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A Wolf–Rayet-like progenitor of SN 2013cu from spectral observations of a stellar wind

Gal-Yam, Avishay and Arcavi, I. and Ofek, E. O. and Ben-Ami, S. and Cenko, S. B. and Kasliwal, M. M. and Cao, Y. and Yaron, O. and Tal, D. and Silverman, J. M. and Horesh, A. and De Cia, A. and Taddia, F. and Sollerman, J. and Perley, D. and Vreeswijk, P. M. and Kulkarni, S. R. and Nugent, P. E. and Filippenko, A. V. and Wheeler, J. C. (2014) A Wolf–Rayet-like progenitor of SN 2013cu from spectral observations of a stellar wind. Nature, 509 (7501). pp. 471-478. ISSN 0028-0836.

[img] Image (JPEG) (Extended Data Figure 1: The r-band light curve of SN 2013cu) - Supplemental Material
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[img] Image (JPEG) (Extended Data Figure 2: Flash spectroscopy: rapid spectroscopic observations of supernovae during or shortly after shock breakout) - Supplemental Material
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[img] Image (JPEG) (Extended Data Figure 3: Comparison with early ‘Wolf–Rayet’ spectra of SN 1998S) - Supplemental Material
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The explosive fate of massive Wolf–Rayet stars^1 (WRSs) is a key open question in stellar physics. An appealing option is that hydrogen-deficient WRSs are the progenitors of some hydrogen-poor supernova explosions of types IIb, Ib and Ic (ref. 2). A blue object, having luminosity and colours consistent with those of some WRSs, has recently been identified in pre-explosion images at the location of a supernova of type Ib (ref. 3), but has not yet been conclusively determined to have been the progenitor. Similar work has so far only resulted in non-detections^4. Comparison of early photometric observations of type Ic supernovae with theoretical models suggests that the progenitor stars had radii of less than 1012 centimetres, as expected for some WRSs^5. The signature of WRSs, their emission line spectra, cannot be probed by such studies. Here we report the detection of strong emission lines in a spectrum of type IIb supernova 2013cu (iPTF13ast) obtained approximately 15.5 hours after explosion (by ‘flash spectroscopy’, which captures the effects of the supernova explosion shock breakout flash on material surrounding the progenitor star). We identify Wolf–Rayet-like wind signatures, suggesting a progenitor of the WN(h) subclass (those WRSs with winds dominated by helium and nitrogen, with traces of hydrogen). The extent of this dense wind may indicate increased mass loss from the progenitor shortly before its explosion, consistent with recent theoretical predictions^6.

Item Type:Article
Related URLs:
URLURL TypeDescription ReadCube access
Gal-Yam, Avishay0000-0002-3653-5598
Arcavi, I.0000-0001-7090-4898
Ofek, E. O.0000-0002-6786-8774
Ben-Ami, S.0000-0001-6760-3074
Cenko, S. B.0000-0003-1673-970X
Kasliwal, M. M.0000-0002-5619-4938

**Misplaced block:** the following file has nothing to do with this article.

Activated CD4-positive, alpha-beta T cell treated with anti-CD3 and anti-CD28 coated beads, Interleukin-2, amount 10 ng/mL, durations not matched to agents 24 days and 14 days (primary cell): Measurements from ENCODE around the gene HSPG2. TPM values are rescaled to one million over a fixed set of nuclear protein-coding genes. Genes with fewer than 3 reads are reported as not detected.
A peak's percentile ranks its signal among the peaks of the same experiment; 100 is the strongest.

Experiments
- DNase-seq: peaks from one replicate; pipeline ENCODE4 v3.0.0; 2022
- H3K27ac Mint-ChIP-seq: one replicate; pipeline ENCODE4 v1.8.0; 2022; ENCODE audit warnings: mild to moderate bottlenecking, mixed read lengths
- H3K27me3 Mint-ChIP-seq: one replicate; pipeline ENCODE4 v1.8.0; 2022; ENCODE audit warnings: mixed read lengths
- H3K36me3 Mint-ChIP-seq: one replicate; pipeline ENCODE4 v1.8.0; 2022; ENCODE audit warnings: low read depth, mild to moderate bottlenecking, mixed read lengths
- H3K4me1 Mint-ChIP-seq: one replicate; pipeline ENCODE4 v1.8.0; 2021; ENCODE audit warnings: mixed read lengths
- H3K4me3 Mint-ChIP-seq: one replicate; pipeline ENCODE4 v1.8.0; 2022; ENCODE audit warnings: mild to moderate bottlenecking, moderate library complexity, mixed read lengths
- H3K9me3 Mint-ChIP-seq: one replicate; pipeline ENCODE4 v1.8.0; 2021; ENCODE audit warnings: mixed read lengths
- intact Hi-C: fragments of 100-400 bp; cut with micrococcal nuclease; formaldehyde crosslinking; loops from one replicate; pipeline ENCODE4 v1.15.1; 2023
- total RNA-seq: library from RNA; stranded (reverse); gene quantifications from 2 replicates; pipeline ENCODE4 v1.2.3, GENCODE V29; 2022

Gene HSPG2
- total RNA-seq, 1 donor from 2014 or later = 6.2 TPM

Cao, Y.0000-0002-8036-8491
Yaron, O.0000-0002-0301-8017
Silverman, J. M.0000-0003-3325-3365
Horesh, A.0000-0002-5936-1156
De Cia, A.0000-0003-2082-1626
Taddia, F.0000-0002-2387-6801
Sollerman, J.0000-0003-1546-6615
Perley, D.0000-0001-8472-1996
Vreeswijk, P. M.0000-0002-7572-9088
Kulkarni, S. R.0000-0001-5390-8563
Nugent, P. E.0000-0002-3389-0586
Filippenko, A. V.0000-0003-3460-0103
Additional Information:© 2014 Macmillan Publishers Limited. All Rights Reserved. Received 23 October 2013 Accepted 25 March 2014 Published online 21 May 2014. This research was supported by the I-CORE programme ‘The Quantum Universe’ of the Planning and Budgeting Committee and The Israel Science Foundation. A.G.-Y. acknowledges support by grants from the ISF, BSF, GIF, Minerva and FP7/ERC, and a Kimmel Investigator award. M.M.K. acknowledges support from Hubble and Carnegie-Princeton fellowships. E.O.O. acknowledges the Arye Dissentshik Career Development Chair and a grant from the Israeli MOST. J.C.W. is supported in part by the NSF. J.M.S. is supported by an NSF Postdoctoral Fellowship. A.V.F. acknowledges financial support from the TABASGO Foundation, the Richard and Rhoda Goldman Fund, the Christopher R. Redlich Fund and the NSF. The National Energy Research Scientific Computing Center, supported by the Office of Science of the US Department of Energy, provided staff, computational resources and data storage for this project. The Oskar Klein Centre is funded by the Swedish Research Council. We thank K. Clubb, O. Fox, P. Kelly, S. Tang and B. Sesar for their help with observations, and J. Groh, P. Crowther, M. Bersten, C. Fransson and E. Nakar for advice. Some of the data presented here were obtained at the W. M. Keck Observatory, which is operated as a scientific partnership among the California Institute of Technology, the University of California and NASA. The observatory was made possible by the generous financial support of the W. M. Keck Foundation.
Group:Palomar Transient Factory
Funding AgencyGrant Number
Israel Science FoundationUNSPECIFIED
Carnegie-Princeton FellowshipUNSPECIFIED
Ministry of Science and Technology (Israel)UNSPECIFIED
Richard and Rhoda Goldman FundUNSPECIFIED
Christopher R. Redlich FundUNSPECIFIED
Department of Energy (DOE)UNSPECIFIED
Swedish Research CouncilUNSPECIFIED
W. M. Keck FoundationUNSPECIFIED
University of CaliforniaUNSPECIFIED
Issue or Number:7501
Record Number:CaltechAUTHORS:20140521-090302574
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Usage Policy:No commercial reproduction, distribution, display or performance rights in this work are provided.
ID Code:45864
Deposited By: Joy Painter
Deposited On:21 May 2014 17:20
Last Modified:22 Nov 2019 00:39

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